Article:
Nassau County finished 2021 with a $27.2 million budget surplus, recording a third straight year in the black due in large part to higher than expected sales tax revenues, according to a new report from the Nassau County Comptroller’s Office.
The report noted the county collected $362.2 million more in sales tax revenues than it had budgeted for the year.
The surplus also stemmed from a temporary infusion of federal pandemic relief money and savings from debt refinancing, the report said.
“The county is in very good shape, financially, at this moment,” said Adam Barsky, chairman of the Nassau Interim Finance Authority, which controls Nassau County finances.
The 2021 budget surplus, along with surpluses of $90.6 million in 2020 and $76.8 million in 2019, came after a string of annual shortfalls, including deficits of $61.2 million in 2018, $83.1 million in 2016 and $189.2 million in 2014, according to past comptroller reports .
County Executive Bruce Blakeman and County Comptroller Elaine Phillips, both Republicans, last week cited the consecutive surpluses in calling on NIFA, which was created under state law, to relinquish its oversight of county finances.
“There is no reason why NIFA should be in control of any aspect of the county’s finances,” Blakeman told Newsday. “Now, we are probably the most solvent county in the United States.”
“According to the statute, I do not believe that Nassau County should be under a control period,” Phillips said. “The county is in very solid financial condition.”
Barsky said NIFA still is needed.
Barsky noted long-term challenges, such as the cost of future labor contracts with major county unions.
Nassau has not finalized new agreements with the Sheriff Correction Officers Benevolent Association, Civil Service Employees Association or the Police Benevolent Association.
“It’s a question of how are they going to use [the surplus] funds going forward in a way to bring about structural balance” to the budget, Barsky told Newsday.
“It all depends on how do they utilize this windfall that they have,” Barsky said.
Barsky also pointed to the precarious finances of NuHealth, the public benefit corporation that runs Nassau University Medical Center.
NuHealth had an operating loss of $135.6 million in 2021, and Nassau County backs $131 million in hospital debt.
“That remains a significant risk for the county that we’re keeping our eye on,” Barsky said of the debt guarantee. “And it’s one of the reasons we wouldn’t let them [Nassau County] exit the control period until there’s clarity around the plans for the hospital.”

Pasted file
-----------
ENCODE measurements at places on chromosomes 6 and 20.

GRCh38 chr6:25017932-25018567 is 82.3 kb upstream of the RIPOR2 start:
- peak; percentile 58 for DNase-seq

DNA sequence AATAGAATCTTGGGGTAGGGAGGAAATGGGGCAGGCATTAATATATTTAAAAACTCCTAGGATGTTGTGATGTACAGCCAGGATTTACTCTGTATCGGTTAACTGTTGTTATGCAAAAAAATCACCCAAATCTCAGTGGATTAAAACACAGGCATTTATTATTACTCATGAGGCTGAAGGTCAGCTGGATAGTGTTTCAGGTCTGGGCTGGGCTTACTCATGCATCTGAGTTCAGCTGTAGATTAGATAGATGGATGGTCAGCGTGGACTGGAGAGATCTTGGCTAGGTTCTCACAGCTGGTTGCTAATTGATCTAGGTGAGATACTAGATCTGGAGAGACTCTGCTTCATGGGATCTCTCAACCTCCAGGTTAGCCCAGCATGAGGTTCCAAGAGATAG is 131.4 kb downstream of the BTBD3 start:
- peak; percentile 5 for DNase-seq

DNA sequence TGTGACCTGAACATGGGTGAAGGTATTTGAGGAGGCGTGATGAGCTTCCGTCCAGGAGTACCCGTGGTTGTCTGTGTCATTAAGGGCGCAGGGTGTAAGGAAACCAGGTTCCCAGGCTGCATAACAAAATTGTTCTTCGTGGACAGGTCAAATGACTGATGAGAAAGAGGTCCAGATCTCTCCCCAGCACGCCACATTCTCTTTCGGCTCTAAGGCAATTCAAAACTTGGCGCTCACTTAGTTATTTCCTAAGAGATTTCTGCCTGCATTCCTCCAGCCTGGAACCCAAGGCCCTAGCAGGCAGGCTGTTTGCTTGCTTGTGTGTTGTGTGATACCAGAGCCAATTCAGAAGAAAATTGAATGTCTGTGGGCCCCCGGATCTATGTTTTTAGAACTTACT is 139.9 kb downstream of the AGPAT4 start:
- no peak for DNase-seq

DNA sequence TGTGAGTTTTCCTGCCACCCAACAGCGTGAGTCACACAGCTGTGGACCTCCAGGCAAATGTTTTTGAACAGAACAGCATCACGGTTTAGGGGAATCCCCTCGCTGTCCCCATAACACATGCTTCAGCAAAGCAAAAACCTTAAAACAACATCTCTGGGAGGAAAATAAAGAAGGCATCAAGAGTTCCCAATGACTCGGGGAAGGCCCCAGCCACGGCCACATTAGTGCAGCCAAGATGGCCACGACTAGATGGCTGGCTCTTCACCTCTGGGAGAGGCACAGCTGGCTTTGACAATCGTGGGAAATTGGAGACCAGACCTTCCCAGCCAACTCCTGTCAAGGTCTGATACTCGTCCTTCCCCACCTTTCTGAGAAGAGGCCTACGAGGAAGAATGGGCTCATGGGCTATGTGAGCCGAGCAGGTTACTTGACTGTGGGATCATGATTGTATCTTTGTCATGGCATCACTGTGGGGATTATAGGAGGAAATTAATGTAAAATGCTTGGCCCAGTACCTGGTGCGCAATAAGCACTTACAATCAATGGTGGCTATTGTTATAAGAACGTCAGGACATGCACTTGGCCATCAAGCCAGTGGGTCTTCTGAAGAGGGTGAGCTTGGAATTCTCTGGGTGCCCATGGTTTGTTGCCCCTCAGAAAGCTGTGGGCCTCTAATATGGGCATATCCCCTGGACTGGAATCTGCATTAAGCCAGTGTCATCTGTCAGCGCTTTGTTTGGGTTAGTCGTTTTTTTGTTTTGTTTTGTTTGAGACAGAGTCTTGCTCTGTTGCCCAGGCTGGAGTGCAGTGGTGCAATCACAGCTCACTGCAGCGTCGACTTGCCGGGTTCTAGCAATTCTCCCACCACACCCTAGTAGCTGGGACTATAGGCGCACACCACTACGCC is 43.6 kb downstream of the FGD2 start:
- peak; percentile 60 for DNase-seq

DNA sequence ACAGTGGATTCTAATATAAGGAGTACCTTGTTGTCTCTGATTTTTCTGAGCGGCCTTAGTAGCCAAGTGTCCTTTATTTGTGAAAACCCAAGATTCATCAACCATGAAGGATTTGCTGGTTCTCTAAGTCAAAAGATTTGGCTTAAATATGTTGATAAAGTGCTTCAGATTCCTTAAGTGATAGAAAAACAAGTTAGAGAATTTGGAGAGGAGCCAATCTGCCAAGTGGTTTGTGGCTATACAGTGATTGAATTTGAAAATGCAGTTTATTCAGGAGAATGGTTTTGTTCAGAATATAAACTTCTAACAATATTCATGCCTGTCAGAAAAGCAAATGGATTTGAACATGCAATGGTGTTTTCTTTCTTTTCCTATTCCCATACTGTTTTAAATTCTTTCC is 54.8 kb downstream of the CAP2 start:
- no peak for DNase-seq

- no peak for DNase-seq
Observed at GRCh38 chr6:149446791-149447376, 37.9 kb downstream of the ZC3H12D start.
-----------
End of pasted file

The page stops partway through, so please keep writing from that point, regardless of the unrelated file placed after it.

Phillips said fiscal issues at the hospital represent “a serious ongoing concern,” but argued: “Purely from a financial standpoint, the $131 million that the county would be obligated … It’s not a number that the county could not absorb.”
NIFA was created to oversee Nassau County finances in 2000 after the county had suffered a series of annual budget deficits.
As part of its mission, the state board was assigned to help Nassau restructure hundreds of millions of dollars in outstanding high interest debt.
NIFA implemented a “control period” on Jan. 26, 2011, during the administration of former County Executive Edward Mangano, a Republican.
NIFA officials, in instituting the control period, cited the county budget deficit of more than 1%, a trigger in the state law.
During a control period, NIFA’s seven-member board can reject county borrowing, vendor contracts and annual county budgets; issue orders to certain county officials; and impose a wage freeze for the county workforce.
Barsky said the decision about ending a control period rests with the NIFA board.
“Ultimately, it’s a decision for the board to make based on many, many factors,” he told Newsday.
“It doesn’t sound to me that it makes a lot of sense for the county to go into a control period, then out, and then right back in again,” Barsky said.
“I also question how the county will fare in the absence of NIFA,” he said.
Barsky said the control board has played a key role in improving Nassau’s finances by “rejecting unbalanced budget plans and borrowing for settlements and one-time expenses, and the [debt] refinancing that saved Nassau from massive deficits during the pandemic.”
Suffolk County, which does not have a state control board, reported a surplus in its unassigned fund balance of $192.4 million in 2021.
As in Nassau, that was due largely to higher than expected sales tax receipts, which totaled $1.836 billion, according to a report from the Suffolk County Comptroller’s Office, an increase of $346.8 million over 2020.
The sales tax figure exceeded budget expectations by $344.5 million, largely due to increases in internet sales, the price of vehicle fuel and household energy costs, according to the recent report.
With Candice Ferrette
NASSAU COUNTY SURPLUSES AND DEFICITS
2021: $27.2 million
2020: $90.6 million
2019: $76.8 million
2018: ($61.2 million)
2017: ($63.2 million)
2016: ($83.1 million)
2015: ($125.3 million)
2014: ($189.2 million)
Source: Nassau County Comptroller’s Office, Annual Comprehensive Financial Report
Scott Eidler covers Nassau County government and politics for Newsday. Scott has worked at Newsday since 2012 and previously covered municipal government and education.